Responding to an emergency call, an El Cajon police officer shot Alfred Olango last week with a Taser, a "less than lethal" stun gun that sends electric current into the body to disable the subject. But what was the point of that, critics ask, given that a second officer simultaneously shot Olango to death with a conventional firearm? If only El Cajon police had restricted their response to the Ugandan refugee to electronic stunning, wouldn't he be alive today? And shouldn't all officers responding to reports of distraught or mentally ill people simply use stun guns?
The limits of that argument became distressingly clear early Friday with the death of Reginald Thomas in Pasadena after police shot him with a Taser, restrained him and handcuffed him. If electronic stun weapons allow police a safe alternative to bullets, then by all means they should be tried. But they are still weapons, and suspects shot with them can still die, especially if they are already weakened by drugs or physical ailments.
Earlier this year, the Chicago Police Department took delivery on hundreds of stun weapons from Taser International under a $10-million contract that was part of the response to the controversy over Laquan McDonald, a 17-year-old shot to death by Chicago police. Officers responding to the scene called in for a Taser but none was available, and as the teenager walked down the middle of the street with a knife in his hand, one officer shot him 16 times.
If officers had Tasers, McDonald might not have died, so less-than-lethal force should be on the menu of options that police forces must consider when updating their practices. But as the Thomas incident shows, Tasers are not a foolproof solution.
Besides, attempts at non-lethal uses of force are still uses of force that miss the need for a strategic rethinking of official response to someone not posing a direct threat, and especially to calls for help in dealing with a mentally ill or otherwise unstable person — or anyone who does not pose an immediate danger. That's why many criticized the Chicago police and Mayor Rahm Emmanuel for their Taser strategy.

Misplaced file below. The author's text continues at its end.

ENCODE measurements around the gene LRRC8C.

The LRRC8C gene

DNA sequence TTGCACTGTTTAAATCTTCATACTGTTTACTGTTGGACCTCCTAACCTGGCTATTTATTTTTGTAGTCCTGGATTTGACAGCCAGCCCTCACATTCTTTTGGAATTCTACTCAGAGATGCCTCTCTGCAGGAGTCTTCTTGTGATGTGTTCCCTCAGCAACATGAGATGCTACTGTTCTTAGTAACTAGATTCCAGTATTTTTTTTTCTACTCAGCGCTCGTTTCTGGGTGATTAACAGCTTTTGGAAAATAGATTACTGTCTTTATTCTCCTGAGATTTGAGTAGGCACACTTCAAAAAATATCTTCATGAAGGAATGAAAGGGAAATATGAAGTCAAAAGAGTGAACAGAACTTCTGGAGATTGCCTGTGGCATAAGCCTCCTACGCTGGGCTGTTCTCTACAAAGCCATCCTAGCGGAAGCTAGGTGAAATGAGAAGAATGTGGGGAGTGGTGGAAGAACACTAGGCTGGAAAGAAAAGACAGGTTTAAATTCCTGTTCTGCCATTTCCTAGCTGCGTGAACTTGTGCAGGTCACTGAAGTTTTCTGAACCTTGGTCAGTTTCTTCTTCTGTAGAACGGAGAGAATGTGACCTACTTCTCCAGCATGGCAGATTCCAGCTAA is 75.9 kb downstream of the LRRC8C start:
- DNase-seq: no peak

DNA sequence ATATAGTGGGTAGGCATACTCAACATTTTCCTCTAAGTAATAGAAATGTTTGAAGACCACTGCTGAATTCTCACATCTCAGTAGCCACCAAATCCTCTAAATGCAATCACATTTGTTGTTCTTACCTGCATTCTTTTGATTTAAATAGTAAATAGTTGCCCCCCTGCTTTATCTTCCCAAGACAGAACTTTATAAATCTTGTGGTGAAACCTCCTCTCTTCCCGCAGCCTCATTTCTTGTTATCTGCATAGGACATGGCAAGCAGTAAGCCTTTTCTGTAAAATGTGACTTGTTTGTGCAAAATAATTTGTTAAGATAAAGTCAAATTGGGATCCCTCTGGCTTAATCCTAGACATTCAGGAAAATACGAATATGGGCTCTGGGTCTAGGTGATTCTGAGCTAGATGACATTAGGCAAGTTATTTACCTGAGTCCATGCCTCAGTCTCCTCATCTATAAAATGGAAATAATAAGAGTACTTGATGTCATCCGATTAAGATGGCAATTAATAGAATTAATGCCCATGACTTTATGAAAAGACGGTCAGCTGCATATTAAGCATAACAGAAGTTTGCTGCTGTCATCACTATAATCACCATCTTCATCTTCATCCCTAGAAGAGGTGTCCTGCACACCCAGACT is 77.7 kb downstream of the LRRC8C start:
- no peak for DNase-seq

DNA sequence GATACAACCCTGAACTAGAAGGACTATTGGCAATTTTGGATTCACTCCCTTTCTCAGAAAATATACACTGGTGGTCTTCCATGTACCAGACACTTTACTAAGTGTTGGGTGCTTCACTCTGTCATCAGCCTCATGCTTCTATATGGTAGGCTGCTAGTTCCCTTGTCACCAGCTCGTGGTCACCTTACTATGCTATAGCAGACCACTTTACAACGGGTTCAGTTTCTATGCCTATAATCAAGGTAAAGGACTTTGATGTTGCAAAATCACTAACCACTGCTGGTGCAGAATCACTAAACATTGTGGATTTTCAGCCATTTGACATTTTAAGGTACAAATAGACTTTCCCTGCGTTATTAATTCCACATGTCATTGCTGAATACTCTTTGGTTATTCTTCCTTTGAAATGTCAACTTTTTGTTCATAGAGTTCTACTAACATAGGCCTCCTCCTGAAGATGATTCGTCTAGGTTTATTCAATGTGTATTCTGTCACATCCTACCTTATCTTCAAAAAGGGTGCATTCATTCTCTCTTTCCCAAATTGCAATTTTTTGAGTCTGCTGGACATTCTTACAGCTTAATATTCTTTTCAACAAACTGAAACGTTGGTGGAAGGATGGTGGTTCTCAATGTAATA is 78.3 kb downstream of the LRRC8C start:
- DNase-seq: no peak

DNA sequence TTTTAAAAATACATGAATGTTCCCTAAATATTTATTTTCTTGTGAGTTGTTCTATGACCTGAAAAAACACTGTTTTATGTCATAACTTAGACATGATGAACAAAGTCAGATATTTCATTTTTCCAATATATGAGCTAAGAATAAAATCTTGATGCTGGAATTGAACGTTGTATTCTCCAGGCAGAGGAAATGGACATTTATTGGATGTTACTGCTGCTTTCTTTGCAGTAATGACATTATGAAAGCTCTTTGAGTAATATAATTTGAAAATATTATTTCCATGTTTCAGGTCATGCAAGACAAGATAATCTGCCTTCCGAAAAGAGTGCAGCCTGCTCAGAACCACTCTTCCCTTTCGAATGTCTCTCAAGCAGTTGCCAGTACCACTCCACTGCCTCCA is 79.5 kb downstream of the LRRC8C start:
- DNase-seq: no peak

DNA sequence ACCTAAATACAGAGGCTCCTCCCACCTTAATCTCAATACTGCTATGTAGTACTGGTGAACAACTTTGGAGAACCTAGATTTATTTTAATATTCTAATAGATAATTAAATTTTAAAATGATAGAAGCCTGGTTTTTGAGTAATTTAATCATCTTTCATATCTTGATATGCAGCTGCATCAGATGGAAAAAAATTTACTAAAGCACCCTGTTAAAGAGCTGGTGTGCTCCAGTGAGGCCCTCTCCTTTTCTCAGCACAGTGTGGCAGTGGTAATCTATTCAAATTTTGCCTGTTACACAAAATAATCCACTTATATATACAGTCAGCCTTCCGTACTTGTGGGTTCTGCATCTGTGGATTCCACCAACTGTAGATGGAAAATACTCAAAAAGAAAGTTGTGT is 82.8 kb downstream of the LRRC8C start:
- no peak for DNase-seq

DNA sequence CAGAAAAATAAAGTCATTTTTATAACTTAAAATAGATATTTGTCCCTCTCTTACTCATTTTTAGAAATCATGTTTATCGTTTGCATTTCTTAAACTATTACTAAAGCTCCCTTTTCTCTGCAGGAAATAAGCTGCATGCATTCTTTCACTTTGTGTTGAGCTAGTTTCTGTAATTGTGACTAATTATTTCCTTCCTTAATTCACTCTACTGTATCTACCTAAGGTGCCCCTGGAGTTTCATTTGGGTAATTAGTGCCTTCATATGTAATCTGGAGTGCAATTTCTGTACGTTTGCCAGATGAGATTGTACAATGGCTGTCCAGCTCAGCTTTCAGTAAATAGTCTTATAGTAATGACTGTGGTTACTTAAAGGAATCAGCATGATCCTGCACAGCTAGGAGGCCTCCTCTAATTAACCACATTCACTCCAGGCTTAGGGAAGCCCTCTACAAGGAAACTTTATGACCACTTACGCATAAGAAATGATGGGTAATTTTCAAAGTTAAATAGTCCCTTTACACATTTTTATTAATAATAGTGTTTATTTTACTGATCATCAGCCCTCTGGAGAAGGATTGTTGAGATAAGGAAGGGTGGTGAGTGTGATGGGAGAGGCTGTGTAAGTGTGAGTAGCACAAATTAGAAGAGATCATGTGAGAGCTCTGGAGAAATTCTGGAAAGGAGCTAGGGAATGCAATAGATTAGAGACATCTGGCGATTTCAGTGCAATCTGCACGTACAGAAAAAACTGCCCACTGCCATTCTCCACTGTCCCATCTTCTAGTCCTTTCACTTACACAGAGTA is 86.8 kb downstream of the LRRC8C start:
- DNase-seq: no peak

Olango's sister called 911 because she wanted help for her brother, not because she expected him to be killed. The family members who called for help with Thomas likely wanted something similar. Dispatchers can respond only with what they have: armed police, trained to protect society from dangerous criminals.
Ideally, dispatchers would be able to send psychiatric emergency response teams with personnel specifically trained to deal with people under stress. But in many cities such teams are more theoretical than real. Building them, training them and deploying them require a level of resources that many smaller jurisdictions just don't have. Even in Los Angeles, mental health response is at an early stage of development.
Besides, mental health professionals can't know exactly whom or what they will encounter when they arrive on the scene. Video released by the El Cajon police shows Olango taking what appeared to police to be a shooting stance, as he held what could easily have been a gun — although it turned out to be simply a vaping device. In Pasadena, a caller told dispatchers Thomas had a knife.
Mental health workers cannot respond to such scenes alone, without police. Police themselves need training in more options besides shooting, Tasing and subduing. They must become experts in de-escalation, and their cities and counties must provide them the tools and training to build that expertise.